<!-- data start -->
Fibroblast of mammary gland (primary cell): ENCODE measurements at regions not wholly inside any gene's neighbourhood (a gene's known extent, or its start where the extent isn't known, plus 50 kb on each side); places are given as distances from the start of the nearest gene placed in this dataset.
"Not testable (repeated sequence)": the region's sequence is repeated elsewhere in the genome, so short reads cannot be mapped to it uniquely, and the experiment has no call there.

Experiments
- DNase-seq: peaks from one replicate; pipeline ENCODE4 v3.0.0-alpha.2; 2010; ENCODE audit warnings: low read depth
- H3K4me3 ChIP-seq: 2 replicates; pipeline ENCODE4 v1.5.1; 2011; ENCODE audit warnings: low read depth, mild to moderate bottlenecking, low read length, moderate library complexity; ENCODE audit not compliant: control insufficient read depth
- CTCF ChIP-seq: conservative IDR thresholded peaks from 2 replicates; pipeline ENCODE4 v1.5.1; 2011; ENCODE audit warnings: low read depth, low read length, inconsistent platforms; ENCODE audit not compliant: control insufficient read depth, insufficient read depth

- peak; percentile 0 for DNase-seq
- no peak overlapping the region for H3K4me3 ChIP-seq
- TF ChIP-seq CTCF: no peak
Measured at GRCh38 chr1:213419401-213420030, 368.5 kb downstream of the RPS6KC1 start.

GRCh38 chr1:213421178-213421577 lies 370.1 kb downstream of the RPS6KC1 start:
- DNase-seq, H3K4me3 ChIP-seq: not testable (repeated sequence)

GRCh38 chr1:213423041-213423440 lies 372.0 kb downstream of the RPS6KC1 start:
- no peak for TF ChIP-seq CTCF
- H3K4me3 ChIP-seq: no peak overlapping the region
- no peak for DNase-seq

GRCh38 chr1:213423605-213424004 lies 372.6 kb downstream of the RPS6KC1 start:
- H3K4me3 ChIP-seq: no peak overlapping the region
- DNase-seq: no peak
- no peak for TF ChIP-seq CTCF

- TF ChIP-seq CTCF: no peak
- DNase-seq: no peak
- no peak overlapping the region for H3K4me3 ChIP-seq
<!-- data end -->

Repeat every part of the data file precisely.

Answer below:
Fibroblast of mammary gland (primary cell): ENCODE measurements at regions not wholly inside any gene's neighbourhood (a gene's known extent, or its start where the extent isn't known, plus 50 kb on each side); places are given as distances from the start of the nearest gene placed in this dataset.
"Not testable (repeated sequence)": the region's sequence is repeated elsewhere in the genome, so short reads cannot be mapped to it uniquely, and the experiment has no call there.

Experiments
- DNase-seq: peaks from one replicate; pipeline ENCODE4 v3.0.0-alpha.2; 2010; ENCODE audit warnings: low read depth
- H3K4me3 ChIP-seq: 2 replicates; pipeline ENCODE4 v1.5.1; 2011; ENCODE audit warnings: low read depth, mild to moderate bottlenecking, low read length, moderate library complexity; ENCODE audit not compliant: control insufficient read depth
- CTCF ChIP-seq: conservative IDR thresholded peaks from 2 replicates; pipeline ENCODE4 v1.5.1; 2011; ENCODE audit warnings: low read depth, low read length, inconsistent platforms; ENCODE audit not compliant: control insufficient read depth, insufficient read depth

- peak; percentile 0 for DNase-seq
- no peak overlapping the region for H3K4me3 ChIP-seq
- TF ChIP-seq CTCF: no peak
Measured at GRCh38 chr1:213419401-213420030, 368.5 kb downstream of the RPS6KC1 start.

GRCh38 chr1:213421178-213421577 lies 370.1 kb downstream of the RPS6KC1 start:
- DNase-seq, H3K4me3 ChIP-seq: not testable (repeated sequence)

GRCh38 chr1:213423041-213423440 lies 372.0 kb downstream of the RPS6KC1 start:
- no peak for TF ChIP-seq CTCF
- H3K4me3 ChIP-seq: no peak overlapping the region
- no peak for DNase-seq

GRCh38 chr1:213423605-213424004 lies 372.6 kb downstream of the RPS6KC1 start:
- H3K4me3 ChIP-seq: no peak overlapping the region
- DNase-seq: no peak
- no peak for TF ChIP-seq CTCF

- TF ChIP-seq CTCF: no peak
- DNase-seq: no peak
- no peak overlapping the region for H3K4me3 ChIP-seq